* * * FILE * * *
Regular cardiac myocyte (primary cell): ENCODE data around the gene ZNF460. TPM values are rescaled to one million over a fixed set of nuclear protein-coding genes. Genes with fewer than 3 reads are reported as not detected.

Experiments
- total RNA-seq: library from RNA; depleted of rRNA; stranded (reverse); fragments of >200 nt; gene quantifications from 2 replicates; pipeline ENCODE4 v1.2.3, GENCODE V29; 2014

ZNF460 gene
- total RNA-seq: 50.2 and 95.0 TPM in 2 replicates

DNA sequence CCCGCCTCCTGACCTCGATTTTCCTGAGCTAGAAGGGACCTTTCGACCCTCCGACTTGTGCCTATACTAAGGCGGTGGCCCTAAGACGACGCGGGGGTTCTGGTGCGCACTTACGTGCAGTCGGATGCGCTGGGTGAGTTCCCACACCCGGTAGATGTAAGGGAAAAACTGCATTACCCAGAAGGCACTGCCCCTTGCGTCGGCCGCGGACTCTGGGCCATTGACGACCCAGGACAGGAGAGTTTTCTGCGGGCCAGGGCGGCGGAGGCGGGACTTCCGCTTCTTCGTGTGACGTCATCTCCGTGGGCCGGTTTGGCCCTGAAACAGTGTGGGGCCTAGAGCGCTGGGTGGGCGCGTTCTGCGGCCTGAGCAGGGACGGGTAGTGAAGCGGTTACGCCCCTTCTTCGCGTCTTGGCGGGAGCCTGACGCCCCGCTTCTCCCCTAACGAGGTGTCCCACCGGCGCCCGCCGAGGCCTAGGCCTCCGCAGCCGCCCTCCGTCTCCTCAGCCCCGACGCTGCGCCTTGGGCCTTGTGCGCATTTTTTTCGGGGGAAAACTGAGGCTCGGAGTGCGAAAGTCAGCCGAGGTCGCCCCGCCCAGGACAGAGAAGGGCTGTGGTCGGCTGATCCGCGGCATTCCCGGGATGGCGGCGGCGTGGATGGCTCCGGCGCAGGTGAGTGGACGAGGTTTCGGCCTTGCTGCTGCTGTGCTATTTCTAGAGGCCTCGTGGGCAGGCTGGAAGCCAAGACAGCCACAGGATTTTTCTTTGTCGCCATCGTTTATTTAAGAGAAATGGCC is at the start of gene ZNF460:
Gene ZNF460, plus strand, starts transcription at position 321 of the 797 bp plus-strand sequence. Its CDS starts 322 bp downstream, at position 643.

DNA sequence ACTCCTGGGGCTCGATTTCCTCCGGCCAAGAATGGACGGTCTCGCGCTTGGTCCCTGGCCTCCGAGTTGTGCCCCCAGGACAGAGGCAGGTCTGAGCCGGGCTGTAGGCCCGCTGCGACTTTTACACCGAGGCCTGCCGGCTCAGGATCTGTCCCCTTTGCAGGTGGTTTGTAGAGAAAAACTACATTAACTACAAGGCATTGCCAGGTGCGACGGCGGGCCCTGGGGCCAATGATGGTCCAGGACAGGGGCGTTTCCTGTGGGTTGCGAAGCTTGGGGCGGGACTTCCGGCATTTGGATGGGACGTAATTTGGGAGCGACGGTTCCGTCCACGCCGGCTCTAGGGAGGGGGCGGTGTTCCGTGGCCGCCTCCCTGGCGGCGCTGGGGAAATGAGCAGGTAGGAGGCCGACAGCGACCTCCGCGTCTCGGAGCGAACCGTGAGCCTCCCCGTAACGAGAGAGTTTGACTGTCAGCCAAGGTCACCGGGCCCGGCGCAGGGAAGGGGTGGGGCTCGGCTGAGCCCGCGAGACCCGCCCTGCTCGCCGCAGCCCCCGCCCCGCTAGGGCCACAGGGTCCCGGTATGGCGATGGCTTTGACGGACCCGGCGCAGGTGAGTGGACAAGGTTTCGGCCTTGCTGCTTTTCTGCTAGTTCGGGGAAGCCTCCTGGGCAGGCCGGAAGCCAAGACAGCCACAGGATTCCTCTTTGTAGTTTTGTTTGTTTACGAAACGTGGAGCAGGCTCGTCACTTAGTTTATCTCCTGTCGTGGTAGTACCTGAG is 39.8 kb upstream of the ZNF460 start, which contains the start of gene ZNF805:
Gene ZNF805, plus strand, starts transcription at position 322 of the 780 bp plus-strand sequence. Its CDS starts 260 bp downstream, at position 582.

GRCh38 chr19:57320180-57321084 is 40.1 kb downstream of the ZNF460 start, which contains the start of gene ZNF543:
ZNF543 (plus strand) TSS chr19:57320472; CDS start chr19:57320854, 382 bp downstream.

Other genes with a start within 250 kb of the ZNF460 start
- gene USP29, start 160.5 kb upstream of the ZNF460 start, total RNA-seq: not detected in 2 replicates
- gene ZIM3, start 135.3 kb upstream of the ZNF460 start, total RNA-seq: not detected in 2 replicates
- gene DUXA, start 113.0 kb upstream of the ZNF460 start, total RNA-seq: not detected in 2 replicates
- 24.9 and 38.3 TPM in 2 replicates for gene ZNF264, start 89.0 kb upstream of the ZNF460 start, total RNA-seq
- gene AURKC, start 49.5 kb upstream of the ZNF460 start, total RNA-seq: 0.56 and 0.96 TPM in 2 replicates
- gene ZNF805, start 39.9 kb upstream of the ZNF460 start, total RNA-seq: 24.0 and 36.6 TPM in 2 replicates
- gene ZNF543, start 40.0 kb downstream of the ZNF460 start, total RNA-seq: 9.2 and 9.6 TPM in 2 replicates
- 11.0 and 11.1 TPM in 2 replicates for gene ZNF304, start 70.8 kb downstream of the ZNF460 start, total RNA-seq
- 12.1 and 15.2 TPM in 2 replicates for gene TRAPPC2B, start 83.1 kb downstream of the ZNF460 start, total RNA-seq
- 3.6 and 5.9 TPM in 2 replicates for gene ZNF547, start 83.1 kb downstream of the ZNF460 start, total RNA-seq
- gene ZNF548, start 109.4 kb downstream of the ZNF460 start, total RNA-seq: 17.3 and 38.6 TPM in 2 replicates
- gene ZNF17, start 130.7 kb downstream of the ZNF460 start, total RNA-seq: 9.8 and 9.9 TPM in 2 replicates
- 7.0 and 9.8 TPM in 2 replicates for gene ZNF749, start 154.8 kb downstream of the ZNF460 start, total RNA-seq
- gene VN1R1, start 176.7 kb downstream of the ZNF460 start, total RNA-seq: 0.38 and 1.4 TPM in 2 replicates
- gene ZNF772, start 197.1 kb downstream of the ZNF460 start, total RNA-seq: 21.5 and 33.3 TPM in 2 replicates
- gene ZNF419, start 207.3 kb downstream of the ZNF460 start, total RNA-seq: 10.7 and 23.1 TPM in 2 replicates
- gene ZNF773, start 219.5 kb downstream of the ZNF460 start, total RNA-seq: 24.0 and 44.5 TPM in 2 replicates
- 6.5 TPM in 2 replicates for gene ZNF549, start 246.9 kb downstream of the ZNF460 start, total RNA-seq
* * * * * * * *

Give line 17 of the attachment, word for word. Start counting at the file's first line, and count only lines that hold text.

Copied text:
- gene AURKC, start 49.5 kb upstream of the ZNF460 start, total RNA-seq: 0.56 and 0.96 TPM in 2 replicates